In addition to 2016’s two nuclear weapons tests, Pyongyang made significant progress in its ballistic missile programs over the last year. After some initial difficulties and failures, the North’s fledgling submarine‐launched ballistic missile program scored a major success on August 24 when the missile flew around 500km after being launched from underwater. For the land‐based missile program, the most recent successful test was on September 5, when three Extended Range Scud missiles (also known as ER Scuds) were fired from a highway and flew 1000km toward the Japanese island of Hokkaido. North Korea’s joint progress on nuclear weapons technology and delivery systems represent a major threat to the stability of East Asia more broadly, and to U.S. allies South Korea and Japan in particular.
This nuclear test should spark a serious debate on the future of U.S. policy toward North Korea. Unfortunately for American policymakers, the most appealing or straightforward solutions carry risks or have proven to be ineffective.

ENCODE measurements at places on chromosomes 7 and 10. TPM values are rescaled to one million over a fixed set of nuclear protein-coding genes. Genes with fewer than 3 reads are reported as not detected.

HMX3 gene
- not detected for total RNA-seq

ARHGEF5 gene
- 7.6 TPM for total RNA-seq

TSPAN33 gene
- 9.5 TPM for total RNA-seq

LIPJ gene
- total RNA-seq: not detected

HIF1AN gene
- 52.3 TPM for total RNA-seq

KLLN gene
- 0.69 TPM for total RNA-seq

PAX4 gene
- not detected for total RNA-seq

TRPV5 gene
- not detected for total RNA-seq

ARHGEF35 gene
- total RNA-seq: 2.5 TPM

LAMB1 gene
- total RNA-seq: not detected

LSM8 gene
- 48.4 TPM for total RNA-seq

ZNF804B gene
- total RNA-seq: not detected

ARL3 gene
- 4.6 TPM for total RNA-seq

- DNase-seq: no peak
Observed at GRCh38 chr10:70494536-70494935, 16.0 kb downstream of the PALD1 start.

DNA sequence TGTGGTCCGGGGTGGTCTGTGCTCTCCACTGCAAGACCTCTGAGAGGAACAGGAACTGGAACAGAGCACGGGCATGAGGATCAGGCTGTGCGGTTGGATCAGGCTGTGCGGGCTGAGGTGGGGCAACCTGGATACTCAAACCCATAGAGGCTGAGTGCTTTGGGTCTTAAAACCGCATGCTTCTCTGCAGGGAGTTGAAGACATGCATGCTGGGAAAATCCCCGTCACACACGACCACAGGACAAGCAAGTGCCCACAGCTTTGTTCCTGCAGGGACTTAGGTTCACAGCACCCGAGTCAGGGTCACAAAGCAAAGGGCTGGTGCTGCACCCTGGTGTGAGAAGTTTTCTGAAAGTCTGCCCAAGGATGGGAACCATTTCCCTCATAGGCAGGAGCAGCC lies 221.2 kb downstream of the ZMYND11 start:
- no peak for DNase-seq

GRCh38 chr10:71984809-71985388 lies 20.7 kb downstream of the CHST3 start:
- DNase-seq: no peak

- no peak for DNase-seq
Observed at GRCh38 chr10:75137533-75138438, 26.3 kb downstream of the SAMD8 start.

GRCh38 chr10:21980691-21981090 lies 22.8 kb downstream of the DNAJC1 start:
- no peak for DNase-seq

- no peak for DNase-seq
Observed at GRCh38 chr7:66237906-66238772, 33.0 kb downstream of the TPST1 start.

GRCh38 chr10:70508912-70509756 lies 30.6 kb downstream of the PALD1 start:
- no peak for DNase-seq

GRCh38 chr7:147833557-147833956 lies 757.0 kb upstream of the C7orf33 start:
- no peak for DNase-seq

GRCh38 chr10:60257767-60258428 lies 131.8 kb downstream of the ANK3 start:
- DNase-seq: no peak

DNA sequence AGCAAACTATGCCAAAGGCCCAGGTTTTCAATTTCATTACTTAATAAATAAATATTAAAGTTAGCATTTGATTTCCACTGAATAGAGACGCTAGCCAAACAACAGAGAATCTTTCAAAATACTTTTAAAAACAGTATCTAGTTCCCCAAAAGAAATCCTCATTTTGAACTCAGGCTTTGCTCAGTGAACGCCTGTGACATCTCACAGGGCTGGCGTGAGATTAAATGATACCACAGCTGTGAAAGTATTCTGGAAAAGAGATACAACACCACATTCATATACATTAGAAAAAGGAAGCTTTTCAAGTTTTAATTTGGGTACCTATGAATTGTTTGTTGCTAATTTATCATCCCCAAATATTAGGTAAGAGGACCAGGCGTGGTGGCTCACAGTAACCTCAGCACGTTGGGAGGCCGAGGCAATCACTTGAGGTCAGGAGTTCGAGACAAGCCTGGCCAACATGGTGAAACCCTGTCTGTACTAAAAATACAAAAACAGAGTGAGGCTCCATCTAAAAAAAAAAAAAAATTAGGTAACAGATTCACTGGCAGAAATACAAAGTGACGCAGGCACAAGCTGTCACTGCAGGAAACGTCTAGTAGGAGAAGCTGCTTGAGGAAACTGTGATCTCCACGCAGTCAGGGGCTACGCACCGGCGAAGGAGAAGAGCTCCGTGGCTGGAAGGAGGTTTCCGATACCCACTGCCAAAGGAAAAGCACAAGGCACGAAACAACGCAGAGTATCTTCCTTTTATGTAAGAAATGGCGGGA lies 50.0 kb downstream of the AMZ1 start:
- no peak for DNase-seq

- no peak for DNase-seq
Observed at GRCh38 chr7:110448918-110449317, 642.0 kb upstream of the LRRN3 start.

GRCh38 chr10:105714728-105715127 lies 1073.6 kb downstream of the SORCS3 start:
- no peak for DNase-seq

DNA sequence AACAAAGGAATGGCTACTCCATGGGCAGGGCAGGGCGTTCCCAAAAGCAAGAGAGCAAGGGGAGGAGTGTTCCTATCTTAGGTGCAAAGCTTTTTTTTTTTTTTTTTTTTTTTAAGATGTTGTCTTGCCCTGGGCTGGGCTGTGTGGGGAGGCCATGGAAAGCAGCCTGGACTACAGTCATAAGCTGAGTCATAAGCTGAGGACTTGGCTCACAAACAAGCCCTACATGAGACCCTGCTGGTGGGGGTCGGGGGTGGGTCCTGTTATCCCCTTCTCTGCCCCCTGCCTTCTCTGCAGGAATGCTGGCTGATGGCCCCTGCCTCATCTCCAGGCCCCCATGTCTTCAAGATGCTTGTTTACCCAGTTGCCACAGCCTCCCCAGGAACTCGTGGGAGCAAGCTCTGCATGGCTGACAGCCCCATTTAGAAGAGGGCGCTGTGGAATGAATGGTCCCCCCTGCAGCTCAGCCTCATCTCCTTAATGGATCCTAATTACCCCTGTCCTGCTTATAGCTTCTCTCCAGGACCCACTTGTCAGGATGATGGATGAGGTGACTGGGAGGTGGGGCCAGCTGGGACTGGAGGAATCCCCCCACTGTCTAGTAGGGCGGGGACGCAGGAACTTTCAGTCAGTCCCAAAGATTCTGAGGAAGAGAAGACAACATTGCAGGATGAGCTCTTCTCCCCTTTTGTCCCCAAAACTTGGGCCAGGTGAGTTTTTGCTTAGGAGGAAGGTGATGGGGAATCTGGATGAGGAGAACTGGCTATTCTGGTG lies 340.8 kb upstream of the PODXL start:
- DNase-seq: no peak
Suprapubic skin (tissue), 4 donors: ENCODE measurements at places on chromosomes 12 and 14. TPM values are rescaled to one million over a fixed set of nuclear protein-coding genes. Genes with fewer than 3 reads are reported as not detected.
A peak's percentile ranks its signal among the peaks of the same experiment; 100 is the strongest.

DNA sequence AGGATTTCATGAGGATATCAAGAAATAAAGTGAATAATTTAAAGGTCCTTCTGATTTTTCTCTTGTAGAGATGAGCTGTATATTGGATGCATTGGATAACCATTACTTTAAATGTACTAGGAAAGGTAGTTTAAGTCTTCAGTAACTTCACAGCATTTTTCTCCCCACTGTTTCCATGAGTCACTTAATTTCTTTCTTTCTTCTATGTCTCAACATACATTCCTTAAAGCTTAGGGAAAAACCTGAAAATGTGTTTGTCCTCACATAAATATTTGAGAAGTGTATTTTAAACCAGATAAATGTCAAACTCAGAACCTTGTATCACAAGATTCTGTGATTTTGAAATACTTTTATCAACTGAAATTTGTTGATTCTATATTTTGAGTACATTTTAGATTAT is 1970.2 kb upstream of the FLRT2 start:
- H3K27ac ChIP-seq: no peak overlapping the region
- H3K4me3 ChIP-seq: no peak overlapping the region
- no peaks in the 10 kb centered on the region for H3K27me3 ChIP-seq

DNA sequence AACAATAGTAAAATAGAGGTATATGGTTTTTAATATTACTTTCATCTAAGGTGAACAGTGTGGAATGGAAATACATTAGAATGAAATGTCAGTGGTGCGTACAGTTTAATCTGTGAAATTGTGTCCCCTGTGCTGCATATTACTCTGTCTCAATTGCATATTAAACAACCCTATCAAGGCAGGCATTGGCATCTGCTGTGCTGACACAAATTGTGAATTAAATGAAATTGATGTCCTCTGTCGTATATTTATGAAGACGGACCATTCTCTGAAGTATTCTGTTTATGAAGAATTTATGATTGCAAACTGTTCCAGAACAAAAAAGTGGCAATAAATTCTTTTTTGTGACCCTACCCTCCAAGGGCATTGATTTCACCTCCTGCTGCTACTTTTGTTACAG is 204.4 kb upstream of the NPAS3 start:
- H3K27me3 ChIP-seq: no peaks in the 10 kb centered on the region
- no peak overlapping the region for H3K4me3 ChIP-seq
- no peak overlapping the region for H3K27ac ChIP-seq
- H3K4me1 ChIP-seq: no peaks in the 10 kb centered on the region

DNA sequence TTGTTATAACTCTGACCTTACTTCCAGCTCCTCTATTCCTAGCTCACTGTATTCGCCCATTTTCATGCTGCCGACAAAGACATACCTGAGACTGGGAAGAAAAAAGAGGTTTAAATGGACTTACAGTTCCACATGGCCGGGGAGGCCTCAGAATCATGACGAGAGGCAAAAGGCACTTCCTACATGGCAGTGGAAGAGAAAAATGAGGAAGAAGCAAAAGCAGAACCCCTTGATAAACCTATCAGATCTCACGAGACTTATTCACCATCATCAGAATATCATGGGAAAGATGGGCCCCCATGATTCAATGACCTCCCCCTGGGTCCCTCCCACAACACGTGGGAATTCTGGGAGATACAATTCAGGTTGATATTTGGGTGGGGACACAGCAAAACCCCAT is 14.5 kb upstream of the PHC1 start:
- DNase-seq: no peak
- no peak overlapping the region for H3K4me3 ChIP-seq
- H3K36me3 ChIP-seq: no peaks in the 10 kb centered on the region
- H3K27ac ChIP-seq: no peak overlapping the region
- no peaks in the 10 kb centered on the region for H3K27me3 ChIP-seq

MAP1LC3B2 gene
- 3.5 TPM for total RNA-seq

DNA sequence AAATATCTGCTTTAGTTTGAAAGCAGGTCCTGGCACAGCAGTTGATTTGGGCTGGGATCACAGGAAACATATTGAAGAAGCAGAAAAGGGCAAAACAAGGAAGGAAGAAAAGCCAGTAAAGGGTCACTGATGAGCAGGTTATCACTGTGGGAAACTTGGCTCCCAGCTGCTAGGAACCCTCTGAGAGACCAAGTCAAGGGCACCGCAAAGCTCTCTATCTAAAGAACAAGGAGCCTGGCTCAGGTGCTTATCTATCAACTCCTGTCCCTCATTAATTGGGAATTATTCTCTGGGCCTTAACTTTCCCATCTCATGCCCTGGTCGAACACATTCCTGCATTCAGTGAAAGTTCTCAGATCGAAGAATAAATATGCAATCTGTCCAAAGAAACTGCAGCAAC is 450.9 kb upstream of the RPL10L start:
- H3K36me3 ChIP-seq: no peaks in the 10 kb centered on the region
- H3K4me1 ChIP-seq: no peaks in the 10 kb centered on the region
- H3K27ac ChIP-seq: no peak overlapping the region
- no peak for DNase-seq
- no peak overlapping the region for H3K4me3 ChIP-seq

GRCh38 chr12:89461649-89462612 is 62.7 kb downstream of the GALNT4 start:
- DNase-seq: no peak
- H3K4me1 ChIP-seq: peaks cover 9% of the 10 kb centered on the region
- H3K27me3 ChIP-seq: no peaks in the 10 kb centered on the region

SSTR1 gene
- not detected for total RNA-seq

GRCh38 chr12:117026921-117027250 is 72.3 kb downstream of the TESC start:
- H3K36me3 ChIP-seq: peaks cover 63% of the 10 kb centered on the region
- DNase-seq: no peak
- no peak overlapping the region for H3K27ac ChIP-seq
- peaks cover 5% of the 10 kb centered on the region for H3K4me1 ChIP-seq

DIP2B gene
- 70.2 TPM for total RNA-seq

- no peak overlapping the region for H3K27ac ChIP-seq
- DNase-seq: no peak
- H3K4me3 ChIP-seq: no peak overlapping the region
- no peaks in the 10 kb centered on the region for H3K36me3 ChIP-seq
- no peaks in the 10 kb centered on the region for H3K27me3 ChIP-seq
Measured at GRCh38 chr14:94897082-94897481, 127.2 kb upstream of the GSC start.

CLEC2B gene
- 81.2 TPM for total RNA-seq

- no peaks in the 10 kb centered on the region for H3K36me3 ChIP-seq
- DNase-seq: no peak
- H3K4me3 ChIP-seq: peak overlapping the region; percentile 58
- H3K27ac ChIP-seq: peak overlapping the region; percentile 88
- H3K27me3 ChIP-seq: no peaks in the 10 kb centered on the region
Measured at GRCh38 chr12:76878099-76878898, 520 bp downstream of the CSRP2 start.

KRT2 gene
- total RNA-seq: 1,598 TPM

Imposing additional sanctions against North Korea would be a knee‐jerk policy reaction with little chance of success. UN sanctions that were approved by the Security Council in early March 2016 did not prevent Pyongyang from conducting its latest nuclear test or improving its missile technology. Stricter sanctions enforcement could increase the economic pressure on the regime, but North Korea has shown a consistent ability to take tougher measures in stride. North Korea is probably the most economically and diplomatically isolated country in the world under existing sanctions. It’s difficult to see how further isolation will somehow bring Pyongyang to heel.